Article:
Watch this space. Please.
Chief Executive Officer
26 May 2022
Addiction is the most complex area of medicine. Why? Because it involves every part of a person: their history, relationships, socio-economic life, physical health, mental health, brain physiology etc. And with the ramifications of harmful drug use, you can also add risk of death, hospitalisation, cancer, palliative care, homelessness, incarceration and more.
Like most extremely complex subjects, addiction is riddled with contradictions. At the heart of it all is the dichotomy between the universality of vulnerability (‘there, but for the grace of god’), and the predictable precursors for chronic, life-threatening addiction and mental illness.
1 in 5 Australians will suffer an episode of mental illness in any given year, whether or not it’s diagnosed and/or treated. Furthermore, the disruption and threat of COVID-19, and the isolation of lockdowns, have made us all aware that our mental health is fragile.
On the flip side, research has demonstrated the connection between Adverse Childhood Events (ACEs) and mental illness. The connections are even more shocking with ACEs and substance abuse. Some of the research from large population studies shows a terrifying exponential graph linking the incidence of ACEs to addiction in adulthood. One ACE, and you’re a few times more likely than the general population to suffer from addiction. Two ACEs, and you’re many many times more likely. Three ACEs and we start to leave the charts…
Overlay across this mental health and addiction debate the fact that many drugs (depressants like heroin, stimulants like amphetamine. and hallucinogens like LSD) are classed as illegal. Dealers in illegal drugs are classed as the worst kind of human, and drug users suffer tremendous stigma also.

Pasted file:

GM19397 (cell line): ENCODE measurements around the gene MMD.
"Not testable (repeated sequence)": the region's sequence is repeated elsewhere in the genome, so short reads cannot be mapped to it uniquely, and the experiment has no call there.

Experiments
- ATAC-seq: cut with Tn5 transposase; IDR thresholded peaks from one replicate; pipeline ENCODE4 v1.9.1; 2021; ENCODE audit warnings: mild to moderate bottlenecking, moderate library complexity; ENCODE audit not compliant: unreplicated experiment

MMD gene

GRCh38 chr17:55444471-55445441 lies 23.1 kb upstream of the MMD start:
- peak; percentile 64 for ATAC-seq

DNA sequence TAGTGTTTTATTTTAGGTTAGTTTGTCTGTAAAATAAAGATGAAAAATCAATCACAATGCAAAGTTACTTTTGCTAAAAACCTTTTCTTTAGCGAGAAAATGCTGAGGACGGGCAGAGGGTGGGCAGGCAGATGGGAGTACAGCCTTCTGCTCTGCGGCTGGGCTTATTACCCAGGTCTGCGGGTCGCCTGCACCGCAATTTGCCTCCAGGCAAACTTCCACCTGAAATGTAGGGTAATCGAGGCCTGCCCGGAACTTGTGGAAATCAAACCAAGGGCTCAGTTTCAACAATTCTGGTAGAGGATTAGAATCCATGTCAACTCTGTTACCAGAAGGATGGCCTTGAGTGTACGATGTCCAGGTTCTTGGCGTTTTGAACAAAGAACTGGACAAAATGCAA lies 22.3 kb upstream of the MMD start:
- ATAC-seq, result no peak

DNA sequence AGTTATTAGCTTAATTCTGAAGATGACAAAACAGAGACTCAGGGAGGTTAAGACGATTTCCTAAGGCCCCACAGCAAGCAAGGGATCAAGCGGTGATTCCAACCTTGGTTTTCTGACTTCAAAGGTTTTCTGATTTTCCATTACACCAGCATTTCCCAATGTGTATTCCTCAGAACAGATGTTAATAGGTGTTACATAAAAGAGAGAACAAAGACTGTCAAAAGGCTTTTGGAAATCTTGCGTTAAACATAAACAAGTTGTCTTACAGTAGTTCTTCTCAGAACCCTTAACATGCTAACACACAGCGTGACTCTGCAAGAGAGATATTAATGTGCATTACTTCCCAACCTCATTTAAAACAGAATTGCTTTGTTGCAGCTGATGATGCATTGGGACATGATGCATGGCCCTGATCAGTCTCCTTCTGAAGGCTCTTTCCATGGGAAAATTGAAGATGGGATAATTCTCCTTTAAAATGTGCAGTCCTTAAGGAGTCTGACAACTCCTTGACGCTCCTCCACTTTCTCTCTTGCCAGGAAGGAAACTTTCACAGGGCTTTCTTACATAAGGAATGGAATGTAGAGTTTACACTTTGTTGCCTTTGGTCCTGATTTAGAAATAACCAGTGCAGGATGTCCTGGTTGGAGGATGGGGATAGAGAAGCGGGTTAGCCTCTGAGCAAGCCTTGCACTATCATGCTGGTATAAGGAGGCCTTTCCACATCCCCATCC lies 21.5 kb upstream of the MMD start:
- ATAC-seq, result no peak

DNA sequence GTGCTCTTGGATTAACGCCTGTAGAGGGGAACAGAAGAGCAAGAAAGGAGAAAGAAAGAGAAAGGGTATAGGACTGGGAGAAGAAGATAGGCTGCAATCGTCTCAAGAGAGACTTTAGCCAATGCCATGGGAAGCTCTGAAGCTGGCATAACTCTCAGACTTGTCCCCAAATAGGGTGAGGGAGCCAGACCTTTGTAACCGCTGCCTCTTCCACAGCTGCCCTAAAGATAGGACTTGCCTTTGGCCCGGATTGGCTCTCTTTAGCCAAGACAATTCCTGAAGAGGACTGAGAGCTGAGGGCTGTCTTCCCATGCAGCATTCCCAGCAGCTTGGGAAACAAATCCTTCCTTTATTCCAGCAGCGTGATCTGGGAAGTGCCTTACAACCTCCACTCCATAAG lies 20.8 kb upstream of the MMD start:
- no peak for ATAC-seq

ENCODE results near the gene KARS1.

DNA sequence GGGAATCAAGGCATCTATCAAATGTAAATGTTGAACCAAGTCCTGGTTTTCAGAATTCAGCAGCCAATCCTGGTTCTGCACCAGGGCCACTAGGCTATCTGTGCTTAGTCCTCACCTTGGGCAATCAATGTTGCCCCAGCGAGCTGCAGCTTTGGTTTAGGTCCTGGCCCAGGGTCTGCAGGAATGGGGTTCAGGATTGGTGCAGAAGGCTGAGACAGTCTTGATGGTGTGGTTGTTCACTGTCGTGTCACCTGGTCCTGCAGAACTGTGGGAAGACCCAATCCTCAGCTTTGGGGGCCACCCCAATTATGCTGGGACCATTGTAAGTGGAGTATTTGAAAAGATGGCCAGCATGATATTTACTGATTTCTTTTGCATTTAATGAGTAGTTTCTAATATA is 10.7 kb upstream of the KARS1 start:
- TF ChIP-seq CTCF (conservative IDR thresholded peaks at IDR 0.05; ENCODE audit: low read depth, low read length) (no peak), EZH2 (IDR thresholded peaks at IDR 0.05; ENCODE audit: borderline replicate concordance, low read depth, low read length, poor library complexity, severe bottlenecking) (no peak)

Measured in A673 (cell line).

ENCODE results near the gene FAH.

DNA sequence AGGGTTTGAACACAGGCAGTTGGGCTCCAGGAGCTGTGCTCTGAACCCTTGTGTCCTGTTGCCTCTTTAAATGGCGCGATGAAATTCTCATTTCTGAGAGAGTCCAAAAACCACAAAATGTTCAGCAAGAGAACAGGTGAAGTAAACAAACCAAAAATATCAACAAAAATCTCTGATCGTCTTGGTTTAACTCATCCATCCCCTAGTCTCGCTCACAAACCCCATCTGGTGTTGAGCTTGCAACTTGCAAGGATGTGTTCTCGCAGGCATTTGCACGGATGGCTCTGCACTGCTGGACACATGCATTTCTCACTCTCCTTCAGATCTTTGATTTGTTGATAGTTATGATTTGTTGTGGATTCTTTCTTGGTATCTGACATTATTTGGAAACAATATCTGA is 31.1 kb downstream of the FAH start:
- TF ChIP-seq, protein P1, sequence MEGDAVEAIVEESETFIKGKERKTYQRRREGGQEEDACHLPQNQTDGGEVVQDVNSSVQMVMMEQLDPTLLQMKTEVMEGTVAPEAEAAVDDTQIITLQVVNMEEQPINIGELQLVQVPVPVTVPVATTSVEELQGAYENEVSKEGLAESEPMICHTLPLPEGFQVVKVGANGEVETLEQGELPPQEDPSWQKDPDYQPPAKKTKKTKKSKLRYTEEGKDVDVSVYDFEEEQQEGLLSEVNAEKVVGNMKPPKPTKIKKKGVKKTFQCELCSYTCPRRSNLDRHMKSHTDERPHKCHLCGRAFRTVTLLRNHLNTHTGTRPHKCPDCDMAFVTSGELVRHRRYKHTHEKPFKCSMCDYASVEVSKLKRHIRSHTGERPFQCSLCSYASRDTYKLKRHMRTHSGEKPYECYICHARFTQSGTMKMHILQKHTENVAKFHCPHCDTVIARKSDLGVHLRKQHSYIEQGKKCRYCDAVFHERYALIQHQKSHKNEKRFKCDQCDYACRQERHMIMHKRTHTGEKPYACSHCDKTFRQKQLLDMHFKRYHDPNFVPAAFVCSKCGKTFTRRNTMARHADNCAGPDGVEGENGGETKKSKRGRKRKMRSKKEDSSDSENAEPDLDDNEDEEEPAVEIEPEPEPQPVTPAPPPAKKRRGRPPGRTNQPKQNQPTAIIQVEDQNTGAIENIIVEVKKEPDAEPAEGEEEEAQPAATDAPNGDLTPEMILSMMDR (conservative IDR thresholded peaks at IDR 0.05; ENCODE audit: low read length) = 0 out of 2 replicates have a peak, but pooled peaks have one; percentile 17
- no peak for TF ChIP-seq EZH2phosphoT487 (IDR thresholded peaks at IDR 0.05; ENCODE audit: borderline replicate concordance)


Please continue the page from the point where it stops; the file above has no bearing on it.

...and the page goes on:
The AOD sector, families and carers, and other compassionate people in society say, ‘People who use drugs are people too and good people worthy of your respect and support. They are mums and dads and sisters and brothers and sons and daughters.’
But this message hits up against the stigmatising, usually unspoken question “If they’re good people why don’t they see what their drug use is doing to themselves and others, get their act together and stop?” Then we get in to a back and forth on that issue, discussing trauma and disadvantage.
But what if we flip this and listen to the words of people who use illicit drugs? To the mums and dads and sisters and brothers. It’s strange when you first hear it, but many of them will tell you, ‘I want to stop using. It’s killing me. I’m full of shame. I want to change. But actually, drugs saved my life.’
Vilified, criminalised, stigmatised, dangerous, unpredictable, unidentifiable, illegal drugs saved their life? How can they have a health benefit?
When I see people behave in a way I can’t understand, I ask myself, ‘What would be worse than that? What would be worse for that person than, for example, injecting heroin?’
The answer is suicide.
Many young people, disproportionately those who have survived childhood abuse and neglect, are in so much pain that they want to die. As a society, we are coming to grips with the impact of child sexual abuse, universally regarded as the worst of the ACEs. There are classroom photos of boys from religious schools in regional Victorian where every third boy has taken his own life. What if it turns out that drugs like heroin, might provide relief from extreme existential pain? Yes, this is dangerous. But also life-saving.